Monday, April 6, 2015

So long Winter, Hello Spring!

We are saying a slow goodbye to winter here in Fairbanks Alaska. We did have a pleasant drippy last few weeks of March, followed by a week of cooler weather. There is still a good bit of snow in our woods though, as there usually is at this time of year. Indoor we are thinking spring though. Our Spring tree has sprouted leaves, chicks are peeping from their tub, the incubator is filled with goose eggs and the seedling rack is filling up. My last few weekends have looked like the top picture: me, sitting in the sun, carefully selecting which seeds to start, and then getting my hands dirty for the first times since last fall, sometimes even with a glass of wine or cider in hand.

The other day we pulled out water pants and rain coats. As we got ready to meet friends for ice skating one last time, the kids declared that they were done with winter and done with their snowsuits. The following pictures are from a few weeks ago. Hopefully they'll be the last snowy pictures I share for a while, because we are all done with winter here.

Change. It's that time of year. A time of re-birth and re-newel, and I am feeling it like never before. A strong desire to create, make, change...  Being a mom and wife has become my sole focus this winter. Trying to do my job to my utmost ability. Being in the present with my family. Tuning in. This entire past year has already been a time of change for our family. Before we had kids, Dustin and I wanted to be self sufficient more than anything else. We wanted to live on land we owned, build our own house, grow our own food, raise our own meat, honey, milk, make our own cheese, and in general harvest, forage, and make anything we could and to have as much control over the products we put on and into our bodies and homes. This is a noble goal, and continues to play a strong role in our lives. BUT, now we have other goals; spending as much time with our children as we can, homeschooling, doing fun things together as a family on the weekends, traveling together. As with all things, we are trying to find the balance.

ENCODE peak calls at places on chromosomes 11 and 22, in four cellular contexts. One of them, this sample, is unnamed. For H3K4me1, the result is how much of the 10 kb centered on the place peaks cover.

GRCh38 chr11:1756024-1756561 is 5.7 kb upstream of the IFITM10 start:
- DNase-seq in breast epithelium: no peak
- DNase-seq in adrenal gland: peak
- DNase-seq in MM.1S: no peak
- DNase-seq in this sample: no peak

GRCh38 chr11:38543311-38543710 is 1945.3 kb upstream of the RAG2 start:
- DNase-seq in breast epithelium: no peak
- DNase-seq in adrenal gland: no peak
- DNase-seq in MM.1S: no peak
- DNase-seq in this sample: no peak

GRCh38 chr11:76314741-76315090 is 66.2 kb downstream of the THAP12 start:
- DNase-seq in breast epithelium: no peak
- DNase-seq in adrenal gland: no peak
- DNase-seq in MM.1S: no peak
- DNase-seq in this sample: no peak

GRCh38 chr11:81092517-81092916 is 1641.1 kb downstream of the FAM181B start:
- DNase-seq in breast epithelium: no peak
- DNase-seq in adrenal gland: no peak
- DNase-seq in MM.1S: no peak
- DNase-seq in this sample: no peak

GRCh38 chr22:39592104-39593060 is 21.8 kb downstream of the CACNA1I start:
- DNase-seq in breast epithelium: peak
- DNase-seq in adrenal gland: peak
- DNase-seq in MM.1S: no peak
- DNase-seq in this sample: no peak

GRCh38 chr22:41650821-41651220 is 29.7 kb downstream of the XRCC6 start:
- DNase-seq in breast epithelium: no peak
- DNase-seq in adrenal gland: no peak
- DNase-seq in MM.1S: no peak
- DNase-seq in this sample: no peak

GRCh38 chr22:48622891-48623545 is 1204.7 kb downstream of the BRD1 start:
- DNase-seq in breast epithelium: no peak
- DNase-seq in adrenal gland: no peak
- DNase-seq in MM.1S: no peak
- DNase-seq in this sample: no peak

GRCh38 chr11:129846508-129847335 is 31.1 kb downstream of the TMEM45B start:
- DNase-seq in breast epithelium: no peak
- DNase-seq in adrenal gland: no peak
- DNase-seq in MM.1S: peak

Dustin has been working more this winter than usual and as a result has had less time at home. When he is home he is busy plowing the driveway, chopping and hauling firewood, hauling and pumping our water and if he has a block of time, trying to finish some aspect of our unfinished home, this spring he has been mudding and taping our bathroom.

 I had an epiphany this spring. And it was this: We could sell this homestead and buy a finished house. A house on less acreage but south facing, with a well and a shorter driveway. A place out of town where we can still have a flock of chickens, but doesn't involve as many winter chores to keep running. In this home there would be no ongoing construction projects indoors. We would have more time to do fun family things together on the weekends and not have to share Dad with as many outdoor chores. We have always planned to sell this homestead and move lower down and have "real" farm land, as only when we can grow our own hay, grain and legumes and put our animals on summer pasture, will we be truly self-sufficient. I'm realizing we don't have to go from this to our dream home. We could have an in-between home while we continue to save up, work towards and plan for our "dream homestead". So, we'll see. I tend to feel this way every spring and as soon as I'm in the garden I'm content until winter. This year I'm hoping to keep the momentum rolling. I am ready for change.


Mary Anne from Alaska on My Mind said...

I'm thinking I started my seeds (in Anchorage) too early, and they grew and grew and got all leggy. When can you actually transplant in Fairbanks, and how early do you start your seeds?

Emily said...

Hey Mary Anne, if you go to a local greenhouse, they should have a seed starting schedule appropriate for Anchorage. Also, The Alaska Gardening Guide has a seed starting schedule. I start celery, onions and some herbs in late February. Tomatoes and peppers and 8-10 wk flowers in early to mid March. By mid April I'm starting brassicas. Late April, cukes and squash. Our planting out date here is June 1st. I usually jump the gun and have my entire garden in by June 1st, but then I'm in the hills and I have a plan in case we get a late frost; wall o waters and plastic row cover etc. Some other factors that influence my seed starting schedule are the amount of lights and room I have. I could get a better start on the season if I had more light and room - then I'd start my squash and cukes in bigger containers. Best wishes. Every year brings a new lesson :) It's not too late to start pretty much anything.